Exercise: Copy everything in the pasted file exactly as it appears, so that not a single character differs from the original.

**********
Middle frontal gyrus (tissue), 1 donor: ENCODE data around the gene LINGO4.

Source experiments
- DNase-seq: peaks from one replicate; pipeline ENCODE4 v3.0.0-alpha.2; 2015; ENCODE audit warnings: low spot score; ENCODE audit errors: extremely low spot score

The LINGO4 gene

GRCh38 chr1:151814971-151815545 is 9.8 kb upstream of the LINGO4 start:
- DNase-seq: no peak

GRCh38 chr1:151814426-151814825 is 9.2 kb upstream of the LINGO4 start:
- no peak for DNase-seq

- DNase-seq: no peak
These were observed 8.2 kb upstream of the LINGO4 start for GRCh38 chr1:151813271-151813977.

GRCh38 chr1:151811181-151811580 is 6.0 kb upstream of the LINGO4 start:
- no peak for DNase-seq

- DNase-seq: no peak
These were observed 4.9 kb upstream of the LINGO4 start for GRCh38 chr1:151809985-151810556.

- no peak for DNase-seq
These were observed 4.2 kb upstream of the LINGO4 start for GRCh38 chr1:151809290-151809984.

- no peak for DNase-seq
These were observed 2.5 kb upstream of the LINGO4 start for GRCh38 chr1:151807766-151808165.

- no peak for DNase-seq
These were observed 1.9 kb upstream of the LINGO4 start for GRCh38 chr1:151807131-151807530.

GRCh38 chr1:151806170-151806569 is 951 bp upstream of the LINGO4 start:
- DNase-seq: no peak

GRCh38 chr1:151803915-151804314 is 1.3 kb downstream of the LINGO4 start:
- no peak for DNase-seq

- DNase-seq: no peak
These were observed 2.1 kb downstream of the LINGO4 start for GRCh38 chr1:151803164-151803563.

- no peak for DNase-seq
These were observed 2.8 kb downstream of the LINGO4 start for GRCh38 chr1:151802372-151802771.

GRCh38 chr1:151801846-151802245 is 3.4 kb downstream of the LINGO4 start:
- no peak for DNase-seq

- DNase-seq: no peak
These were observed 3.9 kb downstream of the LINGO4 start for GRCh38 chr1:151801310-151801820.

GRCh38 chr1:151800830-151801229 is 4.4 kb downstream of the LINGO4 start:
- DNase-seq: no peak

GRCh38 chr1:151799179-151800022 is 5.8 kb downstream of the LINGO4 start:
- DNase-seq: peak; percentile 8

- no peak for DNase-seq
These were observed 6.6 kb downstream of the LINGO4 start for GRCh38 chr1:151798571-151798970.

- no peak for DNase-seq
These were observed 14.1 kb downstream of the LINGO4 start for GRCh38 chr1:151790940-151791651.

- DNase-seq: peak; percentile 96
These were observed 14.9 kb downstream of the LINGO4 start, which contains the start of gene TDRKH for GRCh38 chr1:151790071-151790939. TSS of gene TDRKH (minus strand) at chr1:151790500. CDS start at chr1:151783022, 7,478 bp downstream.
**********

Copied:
Middle frontal gyrus (tissue), 1 donor: ENCODE data around the gene LINGO4.

Source experiments
- DNase-seq: peaks from one replicate; pipeline ENCODE4 v3.0.0-alpha.2; 2015; ENCODE audit warnings: low spot score; ENCODE audit errors: extremely low spot score

The LINGO4 gene

GRCh38 chr1:151814971-151815545 is 9.8 kb upstream of the LINGO4 start:
- DNase-seq: no peak

GRCh38 chr1:151814426-151814825 is 9.2 kb upstream of the LINGO4 start:
- no peak for DNase-seq

- DNase-seq: no peak
These were observed 8.2 kb upstream of the LINGO4 start for GRCh38 chr1:151813271-151813977.

GRCh38 chr1:151811181-151811580 is 6.0 kb upstream of the LINGO4 start:
- no peak for DNase-seq

- DNase-seq: no peak
These were observed 4.9 kb upstream of the LINGO4 start for GRCh38 chr1:151809985-151810556.

- no peak for DNase-seq
These were observed 4.2 kb upstream of the LINGO4 start for GRCh38 chr1:151809290-151809984.

- no peak for DNase-seq
These were observed 2.5 kb upstream of the LINGO4 start for GRCh38 chr1:151807766-151808165.

- no peak for DNase-seq
These were observed 1.9 kb upstream of the LINGO4 start for GRCh38 chr1:151807131-151807530.

GRCh38 chr1:151806170-151806569 is 951 bp upstream of the LINGO4 start:
- DNase-seq: no peak

GRCh38 chr1:151803915-151804314 is 1.3 kb downstream of the LINGO4 start:
- no peak for DNase-seq

- DNase-seq: no peak
These were observed 2.1 kb downstream of the LINGO4 start for GRCh38 chr1:151803164-151803563.

- no peak for DNase-seq
These were observed 2.8 kb downstream of the LINGO4 start for GRCh38 chr1:151802372-151802771.

GRCh38 chr1:151801846-151802245 is 3.4 kb downstream of the LINGO4 start:
- no peak for DNase-seq

- DNase-seq: no peak
These were observed 3.9 kb downstream of the LINGO4 start for GRCh38 chr1:151801310-151801820.

GRCh38 chr1:151800830-151801229 is 4.4 kb downstream of the LINGO4 start:
- DNase-seq: no peak

GRCh38 chr1:151799179-151800022 is 5.8 kb downstream of the LINGO4 start:
- DNase-seq: peak; percentile 8

- no peak for DNase-seq
These were observed 6.6 kb downstream of the LINGO4 start for GRCh38 chr1:151798571-151798970.

- no peak for DNase-seq
These were observed 14.1 kb downstream of the LINGO4 start for GRCh38 chr1:151790940-151791651.

- DNase-seq: peak; percentile 96
These were observed 14.9 kb downstream of the LINGO4 start, which contains the start of gene TDRKH for GRCh38 chr1:151790071-151790939. TSS of gene TDRKH (minus strand) at chr1:151790500. CDS start at chr1:151783022, 7,478 bp downstream.